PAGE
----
• A slightly higher cost over Type C solutions.

    • Power must be run to the external driver and the driver needs to be mounted inside the fixture.

    • Because the fluorescent ballast was removed, Type C lamps do not work with  existing emergency batteries.

Hybrid Lamps

  • What are they?

    • Typically there are two (2) different types of hybrid lamps.

      • Type A/B (sometimes called “Magic Tubes

        • Lamp can work with or without a ballast

      • Type A/C

        • Lamp can work with a ballast or an LED driver

  • What are the advantages of Type A/C Hybrid Lamps?

    • Some incentive programs accept hybrid lamps when installed as Type A or as Type C.

    • If installed as Type A, Hybrid Lamps are compatible with existing emergency batteries.

    • When time and recycling are concerns, installing Hybrid Lamps as Type A is quick and easy. Simply replace the fluorescent lamp with the Hybrid Lamps.

    • If installed as Type A, when the ballast eventually fails it can be removed and the LED driver can be installed.

  • What are the disadvantages of Type A/C Hybrid Lamps?

    • Higher cost compared to other lamp options.

    • Compatibility

      • Existing ballast may be incompatible. This leads to either needing to remove the ballast or replacing the ballast. This can result in a mix of fixtures which have ballasts and those that do not.

      • Existing ballast may be at the end of service life. This leads to either needing to remove the ballast or replacing the ballast. This can result in a mix of fixtures which have ballasts and those that do not.

      • Mixed technologies: the existing ballast will eventually fail and will either need to be replaced or removed.

      • To install as a Type C, a compatible LED driver will be needed.

        • May be limited to drivers manufactured by the lamp manufacturer.

      • Before choosing to use Type A/C hybrid lamps, you or your contractor will need to be certain that the fluorescent ballast is compatible AND the LED driver being recommended (or stocked on the shelf) are compatible.

    • Not all manufacturers carry Type A/C hybrid lamps.

    • If installed as a Type C lamp, any existing emergency batteries will need to be replaced.

Magic Tube

  • What are they?

    • A Type A/B lamp. This lamp can work with or without an existing ballast.

  • What are the advantages?

    • Some incentive programs accept Magic Tubes when installed as Type A (with the existing ballast).

    • If installed as Type A, Magic Tubes are compatible with existing emergency batteries.

    • When time and recycling are concerns, installing Magic Tubes as Type A is quick and easy. Simply replace the fluorescent lamp with the Magic Tube.

    • If installed as Type A, when the ballast eventually fails it can be removed and the fixture rewired for Type B - no new ballast costs.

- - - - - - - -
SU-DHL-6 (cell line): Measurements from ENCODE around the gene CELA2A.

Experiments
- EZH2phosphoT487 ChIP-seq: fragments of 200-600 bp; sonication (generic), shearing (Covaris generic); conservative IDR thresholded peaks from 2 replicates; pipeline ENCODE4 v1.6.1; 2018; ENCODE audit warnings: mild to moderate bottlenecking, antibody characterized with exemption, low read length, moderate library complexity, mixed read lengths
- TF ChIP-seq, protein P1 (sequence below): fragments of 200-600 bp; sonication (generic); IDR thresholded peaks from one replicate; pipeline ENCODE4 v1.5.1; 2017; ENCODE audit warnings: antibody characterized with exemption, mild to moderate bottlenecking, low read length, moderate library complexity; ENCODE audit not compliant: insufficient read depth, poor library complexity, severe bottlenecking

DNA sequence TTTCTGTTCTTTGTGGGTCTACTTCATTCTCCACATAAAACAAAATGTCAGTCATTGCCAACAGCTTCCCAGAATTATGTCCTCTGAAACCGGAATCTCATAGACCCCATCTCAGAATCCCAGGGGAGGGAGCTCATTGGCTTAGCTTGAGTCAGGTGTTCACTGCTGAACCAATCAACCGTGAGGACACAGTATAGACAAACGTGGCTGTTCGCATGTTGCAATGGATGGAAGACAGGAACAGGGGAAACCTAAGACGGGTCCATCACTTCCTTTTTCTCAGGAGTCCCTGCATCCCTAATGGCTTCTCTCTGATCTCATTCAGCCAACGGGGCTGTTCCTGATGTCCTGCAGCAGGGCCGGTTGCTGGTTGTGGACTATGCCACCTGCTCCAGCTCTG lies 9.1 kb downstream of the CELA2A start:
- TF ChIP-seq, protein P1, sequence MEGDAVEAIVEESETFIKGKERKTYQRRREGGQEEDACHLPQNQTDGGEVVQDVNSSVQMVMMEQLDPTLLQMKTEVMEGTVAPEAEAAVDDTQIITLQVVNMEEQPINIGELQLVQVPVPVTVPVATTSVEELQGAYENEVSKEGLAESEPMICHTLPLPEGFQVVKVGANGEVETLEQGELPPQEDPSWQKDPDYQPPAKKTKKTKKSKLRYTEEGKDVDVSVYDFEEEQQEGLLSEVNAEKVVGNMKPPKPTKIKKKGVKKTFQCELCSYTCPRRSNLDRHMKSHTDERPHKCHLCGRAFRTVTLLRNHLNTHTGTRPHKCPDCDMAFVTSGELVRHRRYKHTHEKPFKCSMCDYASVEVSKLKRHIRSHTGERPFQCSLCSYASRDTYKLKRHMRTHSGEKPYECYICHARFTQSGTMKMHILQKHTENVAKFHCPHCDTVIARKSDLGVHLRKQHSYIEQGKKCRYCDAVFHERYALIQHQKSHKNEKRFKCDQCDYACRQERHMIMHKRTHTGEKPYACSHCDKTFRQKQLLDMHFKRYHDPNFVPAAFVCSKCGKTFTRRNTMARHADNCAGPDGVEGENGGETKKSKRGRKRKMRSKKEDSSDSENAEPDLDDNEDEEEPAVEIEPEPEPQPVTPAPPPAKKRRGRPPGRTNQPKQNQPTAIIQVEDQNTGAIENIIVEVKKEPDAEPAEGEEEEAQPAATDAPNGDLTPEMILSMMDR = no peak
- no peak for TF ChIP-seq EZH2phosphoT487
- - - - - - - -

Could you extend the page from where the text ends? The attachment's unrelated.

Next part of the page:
• What are the disadvantages?

    • Slightly higher cost compared to Type A lamps

    • If installed as Type A

      • Existing ballast may be incompatible. This leads to either needing to remove the ballast or replacing the ballast. This can result in a mix of fixtures which have ballasts and those that do not.

      • Existing ballast may be at the end of service life. This leads to either needing to remove the ballast or replacing the ballast. This can result in a mix of fixtures which have ballasts and those that do not.

      • Mixed technologies: the existing ballast will eventually fail and will either need to be replaced or removed.

    • If installed as Type B

      • Because the fluorescent ballast was removed, the lamps do not work with existing emergency batteries.

      • Some incentive programs do not accept the Magic Tube installed as Type B.

What type of TLEDs does APS prefer to recommend?

APS takes into account all of the advantages and disadvantages of each lamp type. We consider the customer’s budget, the customer’s requirements (some companies require a specific type of TLED), the incentive program requirements (if applicable), and the existing conditions on the property.

 

Most often APS recommends Type B lamps because this leaves the customer with a single type of technology (no more fluorescent ballasts), avoids change orders due to ballast failures, and they have a higher lumen/watt rating than Type C.

 

In cases where Type B lamps are not accepted by the incentive program (or when customer requirements prohibit their use), APS will recommend a linear retrofit kit. The lumen/watt rating is higher than Type C and the existing lamp holders are no longer utilized and therefore do not need to be replaced or maintained.

What type of TLED should we use?

Let APS help you decide. We can help you to sort through the options and decide on the lamp type that best suits your needs.